Why You Need to Talk with Your Younger Self

Have you ever met a stranger who reminds you of your Grandma? Or reminds you of a mean aunt who verbally abused you? When we react to other people and various stimuli, we are often reacting to our past experiences. These clues might seem like nothing at first, but consider how the triggers of the past influence the decisions and relationships we have today. This is why you need to have a talk with your younger self.

Do you love the smell of crayons and hate the smell of dodge ball rubber? This could be your seven year old self sending you messages about how fun it is to make art and how dangerous it is to get hit with an ugly red ball. Do you love certain songs and hate others? Perhaps this is your teenage self feeling nostalgic or remembering a sad episode of your younger life.

There is meme circulating through social media telling us to stop looking in the rear-view mirror. It reasons looking back is wrong because that’s not where we’re headed. It seems like sound advice until we remember there’s a very important reason for the rear-view mirror–to protect us from backing up into places we don’t want to go.

The rear-view mirror could even save your life by avoiding an accident. If we ignore the rear-view mirror we might crash, but a smart driver understands when to look in forward and when to look in the mirror. It’s the same way with remembering the past and planning the future.

Your body and character might have changed, but deep in your mind, there is still a place where that little child resides in fear or joy and longs for love. You can’t ignore that voice because it influences your life today.

I’m all the ages I’ve ever been.
-Anne Lamott

Life is mostly going forward, but sometimes we run into situations that require looking in the rear-view mirror. To refuse to listen to your younger self is like backing up without looking in the mirror.

Elephant Girl, cherilynclough.com, http://www.redbubble.com/people/littlered7/works/13518803-elephant-girl-inner-child?asc=u&c=541752-inner-child
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One reason we need to remember our past is to make wrongs right. If you have a narc parent, they won’t help you do this. As a matter of fact they will do everything they can to discourage you from remembering the past. Their behavior is not about you, but about them because they aren’t proud of the way they treated you. They will say why can’t you forgive and forget? Why do you have to live in the past? They will talk about you to other people because they would rather lie about you than hear the truth about themselves. They will send in the flying monkeys to shame you for remembering the past.

(I’ve been accused of living in the past but I am a seven on the enneagram.  If anybody knows anything about an enneagram seven, they realize we love to think about the future and care very little about the past.) It doesn’t really matter what others say, remembering the past is a gift we can give ourselves.

For one thing it’s impossible to completely forget the past, because the body remembers what the mind forgets. There is a place in the brain that stores our memories and sometimes without even trying, a memory comes back and slaps us in the face. This is body memory.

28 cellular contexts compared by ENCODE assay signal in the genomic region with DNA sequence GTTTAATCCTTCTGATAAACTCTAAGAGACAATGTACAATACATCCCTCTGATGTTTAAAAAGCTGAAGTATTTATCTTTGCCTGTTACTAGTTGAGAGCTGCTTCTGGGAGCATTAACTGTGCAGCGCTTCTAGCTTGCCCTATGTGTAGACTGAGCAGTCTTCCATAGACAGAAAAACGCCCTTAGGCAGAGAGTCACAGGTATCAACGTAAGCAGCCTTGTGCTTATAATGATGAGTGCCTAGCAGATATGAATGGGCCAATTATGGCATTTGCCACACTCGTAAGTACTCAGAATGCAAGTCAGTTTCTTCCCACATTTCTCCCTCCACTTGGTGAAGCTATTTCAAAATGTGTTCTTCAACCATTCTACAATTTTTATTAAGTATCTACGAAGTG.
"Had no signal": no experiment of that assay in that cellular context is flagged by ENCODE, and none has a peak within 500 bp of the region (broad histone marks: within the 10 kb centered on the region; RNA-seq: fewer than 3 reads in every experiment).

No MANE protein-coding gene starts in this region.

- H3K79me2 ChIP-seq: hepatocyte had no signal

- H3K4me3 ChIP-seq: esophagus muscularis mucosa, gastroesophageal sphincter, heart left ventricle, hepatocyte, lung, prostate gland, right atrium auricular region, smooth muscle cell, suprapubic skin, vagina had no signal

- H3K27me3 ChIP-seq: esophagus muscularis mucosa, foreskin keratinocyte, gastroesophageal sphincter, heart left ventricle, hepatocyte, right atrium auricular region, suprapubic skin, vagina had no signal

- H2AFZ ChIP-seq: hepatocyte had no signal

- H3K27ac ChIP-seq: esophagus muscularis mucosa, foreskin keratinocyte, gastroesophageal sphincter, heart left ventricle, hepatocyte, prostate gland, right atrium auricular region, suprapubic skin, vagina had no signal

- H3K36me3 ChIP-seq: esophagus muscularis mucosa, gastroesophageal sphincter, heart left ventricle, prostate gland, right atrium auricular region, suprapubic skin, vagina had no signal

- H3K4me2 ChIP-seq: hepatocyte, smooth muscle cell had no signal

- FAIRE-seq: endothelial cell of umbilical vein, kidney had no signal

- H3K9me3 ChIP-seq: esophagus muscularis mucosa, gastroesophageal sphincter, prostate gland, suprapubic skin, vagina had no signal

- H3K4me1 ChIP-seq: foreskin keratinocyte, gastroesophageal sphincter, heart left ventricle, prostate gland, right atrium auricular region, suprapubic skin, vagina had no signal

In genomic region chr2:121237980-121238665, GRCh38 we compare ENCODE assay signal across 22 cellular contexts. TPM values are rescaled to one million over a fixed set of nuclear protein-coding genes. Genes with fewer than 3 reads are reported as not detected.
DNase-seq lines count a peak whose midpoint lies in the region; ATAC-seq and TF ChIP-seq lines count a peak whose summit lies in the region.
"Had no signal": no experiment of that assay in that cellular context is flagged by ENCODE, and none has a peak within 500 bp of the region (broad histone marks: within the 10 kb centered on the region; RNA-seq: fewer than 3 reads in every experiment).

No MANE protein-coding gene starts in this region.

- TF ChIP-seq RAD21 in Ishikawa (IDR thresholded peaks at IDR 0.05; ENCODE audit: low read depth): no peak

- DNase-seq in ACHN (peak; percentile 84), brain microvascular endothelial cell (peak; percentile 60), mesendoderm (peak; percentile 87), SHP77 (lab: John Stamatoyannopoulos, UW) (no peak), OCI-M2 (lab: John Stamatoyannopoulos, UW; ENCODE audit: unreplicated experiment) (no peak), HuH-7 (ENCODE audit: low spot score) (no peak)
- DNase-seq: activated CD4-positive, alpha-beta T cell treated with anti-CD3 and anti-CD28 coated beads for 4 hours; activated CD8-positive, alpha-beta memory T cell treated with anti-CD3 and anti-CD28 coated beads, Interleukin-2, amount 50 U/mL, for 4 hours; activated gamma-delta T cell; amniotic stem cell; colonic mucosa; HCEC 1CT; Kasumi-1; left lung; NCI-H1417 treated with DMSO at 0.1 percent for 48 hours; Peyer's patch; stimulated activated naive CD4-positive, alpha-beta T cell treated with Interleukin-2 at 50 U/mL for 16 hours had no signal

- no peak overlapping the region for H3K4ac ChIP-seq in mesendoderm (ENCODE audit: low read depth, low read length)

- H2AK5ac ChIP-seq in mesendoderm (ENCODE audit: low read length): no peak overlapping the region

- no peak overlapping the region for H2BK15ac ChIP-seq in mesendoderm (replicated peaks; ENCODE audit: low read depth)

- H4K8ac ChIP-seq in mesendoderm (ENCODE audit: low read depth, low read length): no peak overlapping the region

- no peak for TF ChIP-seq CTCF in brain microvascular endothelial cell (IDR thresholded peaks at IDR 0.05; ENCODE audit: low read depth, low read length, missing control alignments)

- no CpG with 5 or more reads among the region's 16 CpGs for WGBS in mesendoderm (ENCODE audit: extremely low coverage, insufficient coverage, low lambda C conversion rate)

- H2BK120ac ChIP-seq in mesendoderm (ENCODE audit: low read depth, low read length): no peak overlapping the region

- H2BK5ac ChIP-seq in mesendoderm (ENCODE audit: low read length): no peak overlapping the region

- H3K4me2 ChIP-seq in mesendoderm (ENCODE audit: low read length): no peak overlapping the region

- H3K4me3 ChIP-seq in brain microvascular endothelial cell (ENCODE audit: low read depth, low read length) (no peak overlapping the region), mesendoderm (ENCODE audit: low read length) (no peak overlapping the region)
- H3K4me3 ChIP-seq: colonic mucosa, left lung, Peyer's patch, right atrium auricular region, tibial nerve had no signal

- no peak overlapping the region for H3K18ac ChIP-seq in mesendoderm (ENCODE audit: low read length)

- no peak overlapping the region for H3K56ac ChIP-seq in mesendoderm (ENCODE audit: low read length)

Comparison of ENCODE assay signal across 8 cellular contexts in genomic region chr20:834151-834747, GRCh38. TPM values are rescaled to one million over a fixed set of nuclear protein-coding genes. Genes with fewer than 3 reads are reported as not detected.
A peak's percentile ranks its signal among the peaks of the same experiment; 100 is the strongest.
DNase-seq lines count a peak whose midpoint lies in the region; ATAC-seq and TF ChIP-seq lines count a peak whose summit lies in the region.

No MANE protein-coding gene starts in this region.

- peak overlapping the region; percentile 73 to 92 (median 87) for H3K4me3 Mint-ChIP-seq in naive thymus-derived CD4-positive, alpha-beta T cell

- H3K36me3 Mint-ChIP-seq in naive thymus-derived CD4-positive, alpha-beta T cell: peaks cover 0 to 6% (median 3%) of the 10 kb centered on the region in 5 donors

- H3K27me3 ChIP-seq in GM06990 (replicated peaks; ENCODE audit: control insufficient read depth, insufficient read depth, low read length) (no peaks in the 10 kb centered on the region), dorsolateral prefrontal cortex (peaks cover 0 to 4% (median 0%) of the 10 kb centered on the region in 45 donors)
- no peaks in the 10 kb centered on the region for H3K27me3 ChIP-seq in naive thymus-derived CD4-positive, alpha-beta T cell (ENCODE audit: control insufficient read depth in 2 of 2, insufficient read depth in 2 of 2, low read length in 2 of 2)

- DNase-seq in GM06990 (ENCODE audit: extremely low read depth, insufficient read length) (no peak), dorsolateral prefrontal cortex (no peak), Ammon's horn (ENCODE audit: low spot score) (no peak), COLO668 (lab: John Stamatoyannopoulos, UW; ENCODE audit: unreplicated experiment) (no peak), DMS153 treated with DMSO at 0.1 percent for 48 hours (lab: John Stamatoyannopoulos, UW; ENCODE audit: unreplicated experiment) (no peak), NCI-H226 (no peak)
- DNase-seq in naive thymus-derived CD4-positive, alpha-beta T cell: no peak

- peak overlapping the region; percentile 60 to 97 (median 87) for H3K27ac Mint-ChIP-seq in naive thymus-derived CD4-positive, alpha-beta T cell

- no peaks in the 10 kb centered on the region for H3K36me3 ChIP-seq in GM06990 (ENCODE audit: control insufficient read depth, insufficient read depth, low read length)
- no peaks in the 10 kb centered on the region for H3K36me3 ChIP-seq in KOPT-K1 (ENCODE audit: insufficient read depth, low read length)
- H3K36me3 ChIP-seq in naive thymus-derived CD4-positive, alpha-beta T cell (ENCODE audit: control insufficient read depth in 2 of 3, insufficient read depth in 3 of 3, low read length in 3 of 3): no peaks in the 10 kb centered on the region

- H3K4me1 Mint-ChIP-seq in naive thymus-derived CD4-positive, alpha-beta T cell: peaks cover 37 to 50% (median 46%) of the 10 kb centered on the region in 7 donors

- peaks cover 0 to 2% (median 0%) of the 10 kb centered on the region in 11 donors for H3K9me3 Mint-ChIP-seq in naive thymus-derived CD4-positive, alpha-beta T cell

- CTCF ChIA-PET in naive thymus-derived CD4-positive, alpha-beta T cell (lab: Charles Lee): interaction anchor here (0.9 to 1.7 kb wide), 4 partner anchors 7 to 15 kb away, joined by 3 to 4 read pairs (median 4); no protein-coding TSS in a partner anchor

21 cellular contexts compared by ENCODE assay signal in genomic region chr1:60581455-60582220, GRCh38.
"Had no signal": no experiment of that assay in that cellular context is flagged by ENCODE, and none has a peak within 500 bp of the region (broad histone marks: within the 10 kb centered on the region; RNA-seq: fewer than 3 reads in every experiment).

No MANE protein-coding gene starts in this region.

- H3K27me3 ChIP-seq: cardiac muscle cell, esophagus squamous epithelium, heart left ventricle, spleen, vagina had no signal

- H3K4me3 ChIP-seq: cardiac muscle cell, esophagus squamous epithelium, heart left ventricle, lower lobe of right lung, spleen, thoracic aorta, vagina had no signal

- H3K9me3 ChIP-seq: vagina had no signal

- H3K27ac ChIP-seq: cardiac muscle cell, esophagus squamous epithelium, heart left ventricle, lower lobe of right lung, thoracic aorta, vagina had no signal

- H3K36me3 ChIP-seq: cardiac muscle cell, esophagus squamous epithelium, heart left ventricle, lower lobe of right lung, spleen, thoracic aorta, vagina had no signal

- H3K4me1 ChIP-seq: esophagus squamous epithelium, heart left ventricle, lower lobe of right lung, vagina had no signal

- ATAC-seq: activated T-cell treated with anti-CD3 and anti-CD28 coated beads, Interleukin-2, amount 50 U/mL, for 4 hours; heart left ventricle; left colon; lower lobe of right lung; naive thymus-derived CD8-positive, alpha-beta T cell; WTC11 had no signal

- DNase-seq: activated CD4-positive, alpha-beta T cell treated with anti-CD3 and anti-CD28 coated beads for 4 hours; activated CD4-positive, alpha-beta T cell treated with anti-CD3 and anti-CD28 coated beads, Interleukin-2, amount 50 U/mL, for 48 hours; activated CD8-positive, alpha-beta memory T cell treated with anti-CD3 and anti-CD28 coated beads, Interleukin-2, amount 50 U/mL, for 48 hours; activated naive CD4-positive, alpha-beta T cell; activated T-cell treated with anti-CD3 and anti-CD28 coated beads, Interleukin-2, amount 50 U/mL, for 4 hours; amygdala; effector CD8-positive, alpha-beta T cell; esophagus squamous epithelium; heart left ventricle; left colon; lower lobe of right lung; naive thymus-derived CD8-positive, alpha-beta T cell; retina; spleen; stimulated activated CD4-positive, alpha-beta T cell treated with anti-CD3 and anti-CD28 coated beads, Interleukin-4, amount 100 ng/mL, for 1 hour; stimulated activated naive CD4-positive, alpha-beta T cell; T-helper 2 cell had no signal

Those of us who were belted can feel it all over again whenever we see or hear a belt slapping against something. My body has never forgotten the stinging on the back of my legs or the bruises as they formed. To even see the belt section on a department store as a middle aged woman has freaked me out.

One conversation I’ve had with my younger self is to explain how the belt was wrong. I didn’t deserve to be belted over and over in anger. This was not based on a true understanding of scripture. When the twenty-third Psalm states “Thy rod comforts me,” it’s not talking about a beating. Shepherds don’t beat their sheep.

It’s important for you to remind your little girl or boy inside they are no longer in danger and no one can harm them now. It’s okay to speak your truth and it’s okay to tell your stories. People who are angry or shun you because you choose truth don’t deserve to be in your life.

As I am writing a childhood memoir, I’ve enjoyed connecting with my younger self. I’ve learned I can love this little girl inside and protect her. I’ve had to teach her a few things like the fact she can’t eat all the junk food she wants. I’ve had to teach her to exercise more and that self-care is not selfish. I’ve had to teach her it’s totally okay to say no to projects she’s not interested in and it’s always right to avoid unsafe people.

I’m also teaching her it’s okay to put on nice perfume and get your hair done and dance with your husband and go on a road trip and take time to smell the flowers. The lessons I’m teaching my little girl are endless. I care for her like I would a real child because I’m giving her the love and freedom she didn’t get years ago.

What about you? How are you talking to your hidden child?

Here are some ideas you might want to try:

Have you reminded her how Jesus cares about her heart?

Have you helped her accept the apology she never got?

Have you discovered how she was asked to play a game she could never win?

Did one of her parents or both use her as a mirror?

What are the rules she grew up with that need to be rewritten?

Remember to make this fun, give your child the freedom to dance, rock out, make art, vote as she likes, dress to express herself and tell her stories.

It is never too late to give yourself the childhood you’ve always wanted.

10 Replies to “Why You Need to Talk with Your Younger Self”

  1. As always thank you, I always get something out of your writings. I have shared that meme myself. After reading this , I see it differently. I have so much to learn still. Something I wanted to share, I have body memories too. There are times I don’t know I am really physically hurt until I see a bruise or cut later. Anyway, thank you. I love that you link key phrases so that I, the reader, can look them up and learn more.